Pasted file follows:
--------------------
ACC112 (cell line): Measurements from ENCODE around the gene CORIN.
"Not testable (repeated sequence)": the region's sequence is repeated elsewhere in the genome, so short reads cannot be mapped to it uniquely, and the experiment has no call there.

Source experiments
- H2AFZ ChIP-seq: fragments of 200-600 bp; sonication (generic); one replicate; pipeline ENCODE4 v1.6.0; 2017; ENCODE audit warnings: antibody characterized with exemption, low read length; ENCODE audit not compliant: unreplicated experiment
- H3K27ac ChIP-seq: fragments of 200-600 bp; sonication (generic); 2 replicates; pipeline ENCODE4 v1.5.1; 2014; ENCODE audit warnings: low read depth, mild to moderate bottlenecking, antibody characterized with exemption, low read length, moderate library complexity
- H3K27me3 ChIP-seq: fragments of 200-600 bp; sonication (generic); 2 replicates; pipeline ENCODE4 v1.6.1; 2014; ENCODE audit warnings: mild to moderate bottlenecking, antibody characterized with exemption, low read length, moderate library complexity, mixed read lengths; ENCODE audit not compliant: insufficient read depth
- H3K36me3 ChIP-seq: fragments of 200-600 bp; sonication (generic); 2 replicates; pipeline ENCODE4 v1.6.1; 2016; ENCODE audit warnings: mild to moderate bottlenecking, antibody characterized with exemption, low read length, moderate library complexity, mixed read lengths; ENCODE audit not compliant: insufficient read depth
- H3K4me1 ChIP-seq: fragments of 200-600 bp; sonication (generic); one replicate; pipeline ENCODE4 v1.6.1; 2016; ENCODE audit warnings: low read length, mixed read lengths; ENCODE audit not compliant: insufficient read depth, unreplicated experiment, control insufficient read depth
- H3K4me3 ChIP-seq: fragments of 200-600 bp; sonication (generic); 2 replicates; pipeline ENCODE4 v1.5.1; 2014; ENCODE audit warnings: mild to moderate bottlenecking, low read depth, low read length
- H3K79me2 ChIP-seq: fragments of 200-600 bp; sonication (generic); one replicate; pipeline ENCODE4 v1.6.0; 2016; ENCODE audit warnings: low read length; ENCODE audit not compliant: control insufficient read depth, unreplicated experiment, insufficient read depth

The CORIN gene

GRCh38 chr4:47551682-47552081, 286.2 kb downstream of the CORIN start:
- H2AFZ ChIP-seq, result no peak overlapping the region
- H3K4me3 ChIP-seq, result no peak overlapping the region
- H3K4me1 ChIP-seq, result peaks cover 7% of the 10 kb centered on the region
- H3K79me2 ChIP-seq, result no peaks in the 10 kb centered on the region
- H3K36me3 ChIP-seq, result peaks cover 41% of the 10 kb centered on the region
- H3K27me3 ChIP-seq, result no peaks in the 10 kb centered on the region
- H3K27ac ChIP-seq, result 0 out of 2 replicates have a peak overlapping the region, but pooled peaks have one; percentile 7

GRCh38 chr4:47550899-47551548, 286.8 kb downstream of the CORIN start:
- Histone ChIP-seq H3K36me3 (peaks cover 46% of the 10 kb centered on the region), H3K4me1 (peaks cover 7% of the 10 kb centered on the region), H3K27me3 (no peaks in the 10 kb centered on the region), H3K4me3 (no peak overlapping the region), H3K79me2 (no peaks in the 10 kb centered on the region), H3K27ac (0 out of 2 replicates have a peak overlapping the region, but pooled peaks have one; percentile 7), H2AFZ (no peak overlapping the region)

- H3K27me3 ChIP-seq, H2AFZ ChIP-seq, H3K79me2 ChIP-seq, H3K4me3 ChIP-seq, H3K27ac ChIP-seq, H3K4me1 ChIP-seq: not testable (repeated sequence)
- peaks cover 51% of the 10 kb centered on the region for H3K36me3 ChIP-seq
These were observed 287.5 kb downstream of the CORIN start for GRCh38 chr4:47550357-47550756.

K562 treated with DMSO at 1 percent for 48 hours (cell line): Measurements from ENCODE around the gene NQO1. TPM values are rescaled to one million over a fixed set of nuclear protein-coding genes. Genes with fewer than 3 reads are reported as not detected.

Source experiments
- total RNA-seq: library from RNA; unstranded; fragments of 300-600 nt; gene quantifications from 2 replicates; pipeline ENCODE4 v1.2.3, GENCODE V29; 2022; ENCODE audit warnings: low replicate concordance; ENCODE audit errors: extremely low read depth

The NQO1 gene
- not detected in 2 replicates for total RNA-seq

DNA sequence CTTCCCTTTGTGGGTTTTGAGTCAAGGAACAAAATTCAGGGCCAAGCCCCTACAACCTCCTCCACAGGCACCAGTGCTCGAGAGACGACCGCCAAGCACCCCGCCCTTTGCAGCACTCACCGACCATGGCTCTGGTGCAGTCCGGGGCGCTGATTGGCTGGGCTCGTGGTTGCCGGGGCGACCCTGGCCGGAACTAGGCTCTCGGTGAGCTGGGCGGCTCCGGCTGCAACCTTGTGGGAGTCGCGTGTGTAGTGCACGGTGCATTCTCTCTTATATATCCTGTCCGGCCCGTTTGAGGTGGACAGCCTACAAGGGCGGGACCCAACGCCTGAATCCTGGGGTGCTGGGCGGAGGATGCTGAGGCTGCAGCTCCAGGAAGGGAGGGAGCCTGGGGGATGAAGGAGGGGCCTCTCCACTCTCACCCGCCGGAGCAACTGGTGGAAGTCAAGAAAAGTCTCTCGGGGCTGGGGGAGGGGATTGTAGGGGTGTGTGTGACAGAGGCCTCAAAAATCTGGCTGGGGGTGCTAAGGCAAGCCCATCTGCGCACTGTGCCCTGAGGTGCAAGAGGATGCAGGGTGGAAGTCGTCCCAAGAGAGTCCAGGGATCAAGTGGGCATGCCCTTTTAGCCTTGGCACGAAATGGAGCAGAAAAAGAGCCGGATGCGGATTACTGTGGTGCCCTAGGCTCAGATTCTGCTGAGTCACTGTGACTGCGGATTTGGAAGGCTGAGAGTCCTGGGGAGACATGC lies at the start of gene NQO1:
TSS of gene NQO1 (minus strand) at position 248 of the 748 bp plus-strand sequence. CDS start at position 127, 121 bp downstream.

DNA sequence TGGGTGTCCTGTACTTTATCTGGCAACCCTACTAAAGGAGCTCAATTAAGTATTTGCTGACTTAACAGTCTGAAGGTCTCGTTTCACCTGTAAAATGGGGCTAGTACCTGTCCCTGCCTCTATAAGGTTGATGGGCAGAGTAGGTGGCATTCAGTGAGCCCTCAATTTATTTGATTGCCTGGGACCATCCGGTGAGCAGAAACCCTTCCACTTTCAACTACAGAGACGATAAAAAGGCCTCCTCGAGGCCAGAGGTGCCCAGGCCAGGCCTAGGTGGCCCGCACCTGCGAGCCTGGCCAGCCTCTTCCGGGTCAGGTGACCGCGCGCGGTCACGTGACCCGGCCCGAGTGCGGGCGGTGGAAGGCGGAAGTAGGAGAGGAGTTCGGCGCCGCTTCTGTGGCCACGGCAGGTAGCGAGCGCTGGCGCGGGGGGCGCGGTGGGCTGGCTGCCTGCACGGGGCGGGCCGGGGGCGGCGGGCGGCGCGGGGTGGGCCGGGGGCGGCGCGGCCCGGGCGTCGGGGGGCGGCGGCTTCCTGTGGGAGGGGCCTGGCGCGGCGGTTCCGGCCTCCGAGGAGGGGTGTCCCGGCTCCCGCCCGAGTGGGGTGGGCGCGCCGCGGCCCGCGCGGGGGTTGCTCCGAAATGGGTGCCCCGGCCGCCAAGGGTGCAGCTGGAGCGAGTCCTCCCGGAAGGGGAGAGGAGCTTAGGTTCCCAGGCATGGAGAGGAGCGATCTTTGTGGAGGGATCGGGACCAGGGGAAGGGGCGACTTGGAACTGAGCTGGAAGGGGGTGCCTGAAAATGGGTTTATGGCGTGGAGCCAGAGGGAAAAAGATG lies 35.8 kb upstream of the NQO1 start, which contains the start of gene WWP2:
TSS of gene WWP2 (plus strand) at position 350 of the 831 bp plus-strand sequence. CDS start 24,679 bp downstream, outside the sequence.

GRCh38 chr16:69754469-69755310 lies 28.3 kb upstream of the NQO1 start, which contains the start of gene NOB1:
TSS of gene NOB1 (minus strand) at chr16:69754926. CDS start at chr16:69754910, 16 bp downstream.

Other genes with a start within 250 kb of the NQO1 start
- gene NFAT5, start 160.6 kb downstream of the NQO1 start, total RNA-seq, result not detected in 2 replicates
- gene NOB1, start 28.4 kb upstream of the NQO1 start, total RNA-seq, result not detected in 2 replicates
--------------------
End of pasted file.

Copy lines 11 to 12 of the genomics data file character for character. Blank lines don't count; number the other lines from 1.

The CORIN gene

GRCh38 chr4:47551682-47552081, 286.2 kb downstream of the CORIN start: